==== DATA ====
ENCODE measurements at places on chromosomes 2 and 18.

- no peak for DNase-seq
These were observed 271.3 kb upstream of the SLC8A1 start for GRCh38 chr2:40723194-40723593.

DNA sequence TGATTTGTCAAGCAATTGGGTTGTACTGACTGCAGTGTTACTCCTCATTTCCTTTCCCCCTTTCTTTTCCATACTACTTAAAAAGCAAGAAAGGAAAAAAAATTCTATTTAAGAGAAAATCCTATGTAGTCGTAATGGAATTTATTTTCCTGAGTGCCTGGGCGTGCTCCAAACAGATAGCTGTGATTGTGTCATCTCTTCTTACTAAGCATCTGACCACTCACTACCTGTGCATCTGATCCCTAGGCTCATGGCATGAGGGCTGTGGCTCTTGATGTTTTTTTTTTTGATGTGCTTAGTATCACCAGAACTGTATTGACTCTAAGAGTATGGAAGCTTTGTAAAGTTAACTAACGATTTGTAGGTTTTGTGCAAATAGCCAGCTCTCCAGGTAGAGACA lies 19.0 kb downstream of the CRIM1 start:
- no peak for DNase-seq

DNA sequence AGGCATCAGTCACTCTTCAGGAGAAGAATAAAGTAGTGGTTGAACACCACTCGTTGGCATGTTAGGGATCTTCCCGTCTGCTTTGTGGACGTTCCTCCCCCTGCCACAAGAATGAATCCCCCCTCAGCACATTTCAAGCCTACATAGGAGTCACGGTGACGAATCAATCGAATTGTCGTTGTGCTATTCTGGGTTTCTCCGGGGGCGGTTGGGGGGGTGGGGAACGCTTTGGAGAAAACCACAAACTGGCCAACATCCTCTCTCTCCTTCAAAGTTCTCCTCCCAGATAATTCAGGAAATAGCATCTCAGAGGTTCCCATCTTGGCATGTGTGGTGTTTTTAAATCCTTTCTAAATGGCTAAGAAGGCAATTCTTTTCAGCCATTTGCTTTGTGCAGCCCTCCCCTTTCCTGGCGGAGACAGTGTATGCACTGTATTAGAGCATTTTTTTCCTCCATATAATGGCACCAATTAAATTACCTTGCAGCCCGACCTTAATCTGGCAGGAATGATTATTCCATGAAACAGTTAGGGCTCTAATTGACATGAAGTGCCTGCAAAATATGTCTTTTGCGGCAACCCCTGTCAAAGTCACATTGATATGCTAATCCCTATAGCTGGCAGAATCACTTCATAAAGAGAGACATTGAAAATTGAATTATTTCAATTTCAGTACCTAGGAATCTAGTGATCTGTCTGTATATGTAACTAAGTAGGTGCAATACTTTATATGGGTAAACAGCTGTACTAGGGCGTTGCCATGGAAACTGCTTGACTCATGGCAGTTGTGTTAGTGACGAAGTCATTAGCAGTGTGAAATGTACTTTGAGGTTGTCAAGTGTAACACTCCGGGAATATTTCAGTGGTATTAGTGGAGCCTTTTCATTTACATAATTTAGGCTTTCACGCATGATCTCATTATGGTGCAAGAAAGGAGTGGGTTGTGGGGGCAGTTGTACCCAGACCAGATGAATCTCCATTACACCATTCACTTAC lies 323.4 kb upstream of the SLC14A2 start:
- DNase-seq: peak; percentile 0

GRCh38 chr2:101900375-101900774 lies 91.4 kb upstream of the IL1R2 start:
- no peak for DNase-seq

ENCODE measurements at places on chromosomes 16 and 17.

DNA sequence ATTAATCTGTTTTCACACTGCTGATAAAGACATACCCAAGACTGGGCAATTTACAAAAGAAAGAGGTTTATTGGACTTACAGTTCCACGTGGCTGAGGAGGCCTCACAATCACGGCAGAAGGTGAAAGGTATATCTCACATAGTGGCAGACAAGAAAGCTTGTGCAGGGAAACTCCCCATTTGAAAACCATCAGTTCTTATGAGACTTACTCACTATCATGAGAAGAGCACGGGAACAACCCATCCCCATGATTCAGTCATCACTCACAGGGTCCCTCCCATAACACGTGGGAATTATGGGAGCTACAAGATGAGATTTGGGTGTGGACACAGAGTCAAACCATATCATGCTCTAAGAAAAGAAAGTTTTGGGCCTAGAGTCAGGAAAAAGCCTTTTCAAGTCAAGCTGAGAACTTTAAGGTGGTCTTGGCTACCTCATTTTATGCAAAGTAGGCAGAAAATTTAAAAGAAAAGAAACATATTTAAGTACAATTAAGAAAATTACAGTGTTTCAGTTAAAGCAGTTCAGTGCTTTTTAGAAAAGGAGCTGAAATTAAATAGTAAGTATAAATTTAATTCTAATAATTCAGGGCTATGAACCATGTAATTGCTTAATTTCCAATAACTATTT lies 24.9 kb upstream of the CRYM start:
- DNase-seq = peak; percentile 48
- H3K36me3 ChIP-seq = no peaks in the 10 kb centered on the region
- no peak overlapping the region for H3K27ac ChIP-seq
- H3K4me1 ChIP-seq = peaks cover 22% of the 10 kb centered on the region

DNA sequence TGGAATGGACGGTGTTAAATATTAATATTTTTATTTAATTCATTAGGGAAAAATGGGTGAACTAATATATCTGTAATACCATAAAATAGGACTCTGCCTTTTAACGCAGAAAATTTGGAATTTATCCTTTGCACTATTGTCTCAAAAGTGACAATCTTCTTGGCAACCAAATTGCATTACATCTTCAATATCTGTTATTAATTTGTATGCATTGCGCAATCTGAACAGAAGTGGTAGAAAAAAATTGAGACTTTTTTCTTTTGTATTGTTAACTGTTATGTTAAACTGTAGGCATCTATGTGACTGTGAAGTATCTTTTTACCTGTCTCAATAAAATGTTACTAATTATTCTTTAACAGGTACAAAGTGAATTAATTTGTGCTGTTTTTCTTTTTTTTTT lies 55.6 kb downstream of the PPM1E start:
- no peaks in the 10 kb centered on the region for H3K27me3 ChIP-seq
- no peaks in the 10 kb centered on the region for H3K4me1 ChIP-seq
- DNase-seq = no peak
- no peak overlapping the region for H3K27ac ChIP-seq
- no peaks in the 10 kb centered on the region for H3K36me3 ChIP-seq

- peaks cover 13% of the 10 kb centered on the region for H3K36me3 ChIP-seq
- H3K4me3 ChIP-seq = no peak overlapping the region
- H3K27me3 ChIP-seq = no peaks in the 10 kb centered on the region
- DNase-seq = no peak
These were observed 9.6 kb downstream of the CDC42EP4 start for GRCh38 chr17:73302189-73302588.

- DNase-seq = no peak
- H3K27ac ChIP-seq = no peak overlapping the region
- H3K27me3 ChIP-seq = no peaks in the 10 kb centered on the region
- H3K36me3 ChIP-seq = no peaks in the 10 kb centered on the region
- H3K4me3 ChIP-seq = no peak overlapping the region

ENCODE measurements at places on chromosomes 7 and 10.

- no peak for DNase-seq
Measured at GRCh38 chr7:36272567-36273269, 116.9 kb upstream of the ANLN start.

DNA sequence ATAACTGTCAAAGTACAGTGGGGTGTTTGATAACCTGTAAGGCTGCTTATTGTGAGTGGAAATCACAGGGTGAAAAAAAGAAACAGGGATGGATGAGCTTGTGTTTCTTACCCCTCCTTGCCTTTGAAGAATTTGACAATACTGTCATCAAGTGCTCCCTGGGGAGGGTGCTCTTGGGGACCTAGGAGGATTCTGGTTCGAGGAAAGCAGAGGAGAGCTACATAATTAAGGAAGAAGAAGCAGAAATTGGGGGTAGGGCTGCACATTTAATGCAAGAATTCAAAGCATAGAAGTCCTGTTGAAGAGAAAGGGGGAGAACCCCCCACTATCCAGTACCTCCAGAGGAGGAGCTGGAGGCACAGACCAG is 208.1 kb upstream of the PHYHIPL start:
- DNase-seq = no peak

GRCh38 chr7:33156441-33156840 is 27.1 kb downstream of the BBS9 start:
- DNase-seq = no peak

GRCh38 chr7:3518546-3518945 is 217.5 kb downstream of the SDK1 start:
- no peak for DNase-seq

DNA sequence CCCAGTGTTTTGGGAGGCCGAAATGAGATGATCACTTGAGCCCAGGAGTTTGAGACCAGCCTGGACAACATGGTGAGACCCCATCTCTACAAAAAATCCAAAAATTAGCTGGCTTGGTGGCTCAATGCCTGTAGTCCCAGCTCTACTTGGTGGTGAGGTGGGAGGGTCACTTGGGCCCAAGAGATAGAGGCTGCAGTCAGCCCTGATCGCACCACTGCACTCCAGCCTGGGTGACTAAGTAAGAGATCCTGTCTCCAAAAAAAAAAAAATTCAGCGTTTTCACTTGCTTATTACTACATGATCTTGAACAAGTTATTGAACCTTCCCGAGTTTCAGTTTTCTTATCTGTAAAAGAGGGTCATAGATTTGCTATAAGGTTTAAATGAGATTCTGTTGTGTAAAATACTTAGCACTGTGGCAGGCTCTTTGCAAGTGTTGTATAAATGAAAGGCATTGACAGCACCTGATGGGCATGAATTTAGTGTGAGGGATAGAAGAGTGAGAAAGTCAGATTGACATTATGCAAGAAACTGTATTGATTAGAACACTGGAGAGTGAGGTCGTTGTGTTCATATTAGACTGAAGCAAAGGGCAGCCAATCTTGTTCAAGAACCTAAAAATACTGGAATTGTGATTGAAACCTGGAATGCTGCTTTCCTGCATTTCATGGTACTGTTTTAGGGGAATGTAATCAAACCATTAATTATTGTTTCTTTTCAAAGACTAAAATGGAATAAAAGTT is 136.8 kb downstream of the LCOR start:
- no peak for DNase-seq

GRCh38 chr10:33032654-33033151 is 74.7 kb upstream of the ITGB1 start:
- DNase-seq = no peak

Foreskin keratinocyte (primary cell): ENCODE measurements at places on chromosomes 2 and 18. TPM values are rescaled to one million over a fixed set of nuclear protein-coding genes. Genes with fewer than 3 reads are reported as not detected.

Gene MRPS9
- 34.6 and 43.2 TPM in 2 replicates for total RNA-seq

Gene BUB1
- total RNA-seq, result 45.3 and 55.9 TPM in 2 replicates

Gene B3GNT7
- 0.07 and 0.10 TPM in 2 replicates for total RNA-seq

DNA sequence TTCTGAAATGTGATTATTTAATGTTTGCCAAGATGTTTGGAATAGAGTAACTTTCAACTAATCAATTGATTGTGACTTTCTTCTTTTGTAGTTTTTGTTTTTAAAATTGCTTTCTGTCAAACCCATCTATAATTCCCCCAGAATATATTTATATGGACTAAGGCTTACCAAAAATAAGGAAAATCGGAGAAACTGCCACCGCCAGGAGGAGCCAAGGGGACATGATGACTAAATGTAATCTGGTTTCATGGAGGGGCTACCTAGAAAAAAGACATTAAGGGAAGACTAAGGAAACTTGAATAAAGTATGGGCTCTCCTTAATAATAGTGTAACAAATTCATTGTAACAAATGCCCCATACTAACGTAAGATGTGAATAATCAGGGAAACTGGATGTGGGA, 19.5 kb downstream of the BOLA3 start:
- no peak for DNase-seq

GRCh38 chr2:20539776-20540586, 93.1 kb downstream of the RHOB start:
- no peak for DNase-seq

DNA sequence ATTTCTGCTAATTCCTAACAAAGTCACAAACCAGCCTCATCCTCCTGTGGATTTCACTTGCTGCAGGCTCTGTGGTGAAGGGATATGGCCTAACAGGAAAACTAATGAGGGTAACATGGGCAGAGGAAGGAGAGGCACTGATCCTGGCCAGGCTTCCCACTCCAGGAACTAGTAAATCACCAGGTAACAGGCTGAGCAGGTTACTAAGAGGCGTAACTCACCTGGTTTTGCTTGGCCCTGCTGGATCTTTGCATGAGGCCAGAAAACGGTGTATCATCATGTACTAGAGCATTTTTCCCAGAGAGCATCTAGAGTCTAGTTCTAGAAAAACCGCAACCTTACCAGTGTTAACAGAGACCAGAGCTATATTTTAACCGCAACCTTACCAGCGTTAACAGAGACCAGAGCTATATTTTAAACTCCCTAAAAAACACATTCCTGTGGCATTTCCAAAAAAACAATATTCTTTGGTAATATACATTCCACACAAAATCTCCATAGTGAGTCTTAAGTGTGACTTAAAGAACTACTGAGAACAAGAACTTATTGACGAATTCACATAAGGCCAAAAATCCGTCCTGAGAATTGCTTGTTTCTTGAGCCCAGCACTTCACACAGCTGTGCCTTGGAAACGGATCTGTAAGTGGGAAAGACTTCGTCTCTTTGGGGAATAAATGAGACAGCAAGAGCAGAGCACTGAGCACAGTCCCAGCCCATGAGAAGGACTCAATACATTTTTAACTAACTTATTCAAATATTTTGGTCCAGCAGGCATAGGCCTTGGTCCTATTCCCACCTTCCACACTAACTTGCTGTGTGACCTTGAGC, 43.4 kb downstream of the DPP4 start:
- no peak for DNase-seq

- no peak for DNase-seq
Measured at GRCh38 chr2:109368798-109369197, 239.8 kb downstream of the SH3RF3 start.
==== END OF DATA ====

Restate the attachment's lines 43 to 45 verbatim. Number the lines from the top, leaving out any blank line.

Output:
GRCh38 chr10:33032654-33033151 is 74.7 kb upstream of the ITGB1 start:
- DNase-seq = no peak

Foreskin keratinocyte (primary cell): ENCODE measurements at places on chromosomes 2 and 18. TPM values are rescaled to one million over a fixed set of nuclear protein-coding genes. Genes with fewer than 3 reads are reported as not detected.